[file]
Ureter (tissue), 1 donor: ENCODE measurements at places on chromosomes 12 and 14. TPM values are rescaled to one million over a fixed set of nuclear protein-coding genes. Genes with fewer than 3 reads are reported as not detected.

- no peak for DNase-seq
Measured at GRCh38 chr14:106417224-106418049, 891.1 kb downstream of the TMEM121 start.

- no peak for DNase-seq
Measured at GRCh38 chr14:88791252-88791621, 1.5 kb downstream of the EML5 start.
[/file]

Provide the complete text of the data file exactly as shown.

Ureter (tissue), 1 donor: ENCODE measurements at places on chromosomes 12 and 14. TPM values are rescaled to one million over a fixed set of nuclear protein-coding genes. Genes with fewer than 3 reads are reported as not detected.

- no peak for DNase-seq
Measured at GRCh38 chr14:106417224-106418049, 891.1 kb downstream of the TMEM121 start.

- no peak for DNase-seq
Measured at GRCh38 chr14:88791252-88791621, 1.5 kb downstream of the EML5 start.